The 2009 clinical trial led to the drug being approved for use in the United States, where it’s marketed as Diclegis. The company said the trial was designed “in collaboration with” the U.S. drug regulator and found a “statistically significant” difference between the drug and placebo treatments.

Like Health Canada, the U.S. Food and Drug Administration said its determination that the drug is safe and effective remains unchanged.

The U.S. regulator is reviewing the findings from Persaud’s re-analysis.

The results of the clinical trial were first reported in a 2010 medical journal article co-authored by Dr. Gideon Koren, who in 2015 left his prominent post at Sick Kids hospital in disgrace following a scandal at the Motherisk lab.

That 2010 journal article cherry picked certain findings (known in clinical trials as “secondary endpoints”) to make the medication appear more effective, Persaud said. The article noted that Diclectin led to a reduction in missed work time due to morning sickness, but did not mention that there was no difference compared to the placebo for things such as time lost from household tasks or the number of visits to health-care providers.

Koren, now living and working in Israel, did not respond to an email request for comment.

Persaud said even the reported 0.7 difference in symptom reductions between the trial’s drug and placebo groups is misleading because of how the 2010 study analyzed participants who dropped out of the clinical trial.

The original study recorded trial dropouts by assuming the severity of their nausea and vomiting remained the same as the last day it was recorded, even though symptoms tapered off over time for most of those using the real medication and the sugar pill.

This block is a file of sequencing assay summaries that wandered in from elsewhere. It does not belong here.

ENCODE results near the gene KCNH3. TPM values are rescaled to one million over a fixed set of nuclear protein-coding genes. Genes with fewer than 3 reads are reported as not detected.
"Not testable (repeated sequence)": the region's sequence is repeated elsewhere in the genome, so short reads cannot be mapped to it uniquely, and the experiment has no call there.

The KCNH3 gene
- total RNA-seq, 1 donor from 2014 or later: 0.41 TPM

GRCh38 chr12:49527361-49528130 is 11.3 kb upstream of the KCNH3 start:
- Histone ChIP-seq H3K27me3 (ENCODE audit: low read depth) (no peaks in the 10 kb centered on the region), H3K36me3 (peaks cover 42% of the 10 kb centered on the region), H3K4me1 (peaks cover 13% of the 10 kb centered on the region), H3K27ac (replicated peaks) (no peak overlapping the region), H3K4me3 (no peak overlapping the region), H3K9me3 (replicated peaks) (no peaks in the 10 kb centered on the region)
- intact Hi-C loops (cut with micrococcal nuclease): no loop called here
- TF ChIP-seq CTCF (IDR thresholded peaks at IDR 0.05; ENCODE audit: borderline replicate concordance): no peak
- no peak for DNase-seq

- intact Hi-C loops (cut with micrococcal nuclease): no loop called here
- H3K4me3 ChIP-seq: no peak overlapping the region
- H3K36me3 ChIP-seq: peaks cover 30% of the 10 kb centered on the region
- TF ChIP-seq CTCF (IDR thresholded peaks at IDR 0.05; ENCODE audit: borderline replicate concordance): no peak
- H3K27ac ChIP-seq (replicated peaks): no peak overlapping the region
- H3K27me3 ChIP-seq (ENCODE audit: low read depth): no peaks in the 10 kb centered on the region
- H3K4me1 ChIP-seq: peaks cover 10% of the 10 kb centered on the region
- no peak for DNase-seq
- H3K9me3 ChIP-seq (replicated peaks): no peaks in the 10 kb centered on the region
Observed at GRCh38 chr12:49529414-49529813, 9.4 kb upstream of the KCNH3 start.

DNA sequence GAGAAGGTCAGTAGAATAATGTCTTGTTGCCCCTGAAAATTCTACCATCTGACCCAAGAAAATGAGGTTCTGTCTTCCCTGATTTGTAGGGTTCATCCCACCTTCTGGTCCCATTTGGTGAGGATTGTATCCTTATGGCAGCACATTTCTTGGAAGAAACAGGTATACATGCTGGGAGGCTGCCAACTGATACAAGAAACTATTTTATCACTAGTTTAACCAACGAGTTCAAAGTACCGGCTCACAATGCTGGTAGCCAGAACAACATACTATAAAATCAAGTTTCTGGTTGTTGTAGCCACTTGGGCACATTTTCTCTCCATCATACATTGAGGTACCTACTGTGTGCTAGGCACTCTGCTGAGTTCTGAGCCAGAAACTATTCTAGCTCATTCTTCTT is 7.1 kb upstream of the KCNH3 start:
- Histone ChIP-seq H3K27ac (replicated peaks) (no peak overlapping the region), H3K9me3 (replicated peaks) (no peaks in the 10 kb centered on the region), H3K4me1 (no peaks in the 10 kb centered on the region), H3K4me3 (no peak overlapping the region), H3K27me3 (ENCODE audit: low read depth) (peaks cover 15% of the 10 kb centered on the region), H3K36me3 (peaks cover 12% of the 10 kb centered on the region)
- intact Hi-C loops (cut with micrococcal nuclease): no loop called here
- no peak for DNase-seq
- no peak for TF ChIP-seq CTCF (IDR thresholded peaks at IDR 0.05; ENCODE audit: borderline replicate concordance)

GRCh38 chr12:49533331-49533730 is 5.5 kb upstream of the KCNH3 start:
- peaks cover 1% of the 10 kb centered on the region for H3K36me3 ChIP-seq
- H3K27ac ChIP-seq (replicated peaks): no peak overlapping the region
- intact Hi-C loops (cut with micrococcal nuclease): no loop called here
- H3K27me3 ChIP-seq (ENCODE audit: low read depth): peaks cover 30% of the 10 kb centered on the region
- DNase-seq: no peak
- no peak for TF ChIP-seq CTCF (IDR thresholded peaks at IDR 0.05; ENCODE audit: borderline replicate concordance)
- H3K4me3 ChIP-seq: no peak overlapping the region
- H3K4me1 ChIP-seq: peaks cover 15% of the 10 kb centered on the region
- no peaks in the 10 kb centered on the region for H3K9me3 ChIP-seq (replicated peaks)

“Because more participants in the placebo group dropped out than the Diclectin group, that tended to make the symptom scores in the placebo group look worse,” he said.

A 2015 Star investigation found Diclectin’s maker, Duchesnay, has had financial relationships with Koren and his Motherisk program, as well as the Society of Obstetricians and Gynaecologists of Canada.

The Society’s 2016 clinical guidelines on nausea and vomiting in pregnancy recommend Diclectin or vitamin B6 as the first-line drug treatment when dietary and lifestyle changes haven’t worked. The guidelines cite the Koren-led study about the 2009 clinical trial as evidence to support its recommendation.

The Society’s clinical committee does “reviews of all relevant scientific evidence and will adjust its recommendations if a change is indicated. At this point we stand behind our clinical expert’s recommendations,” Society President Dr. Jennifer Blake said in a statement.

The Society said the financial support it receives from Duchesnay and other companies is arms-length for educational purposes and follows strict ethical standards.

In January of last year, the Canadian Family Physician medical journal said in a commentary that it no longer recommends the popular medication as the first-line treatment. The commentary renounced the journal’s previous publication of clinical guidelines advocating the drug’s use, which the journal says were developed by Motherisk. At the time, the journal said it ended its longstanding relationship with Motherisk in part because of concerns about its independence from Duchesnay.

As for why PLOS ONE decided to publish Persaud’s article without being able to see the underlying data that Health Canada insisted he keep secret, an editor of Persaud’s re-analysis said the doctor’s methods and approach were “rigorous and well described.”

“The study report underwent a thorough review, with extensive queries and clarification back and forth on methods and results,” said Barbara Mintzes, a senior lecturer at the University of Sydney in Australia. She also set up the peer-review process so the research could be properly vetted.

Mintzes said it is important for doctors and pregnant women to have as much information on how well the popular drug works as possible.

“The evidence of effectiveness was marginal at best in this trial,” she said. “In addition to informing clinicians and patients, (Persaud’s research) also has important implications for pharmaceutical policy, highlighting the need for full public access to clinical trial results, including individual level data, to allow independent researchers to re-analyze these results.”

Health Canada has proposed updating regulations that would make publicly available reams of previously confidential clinical trial documents about prescription drugs and medical devices.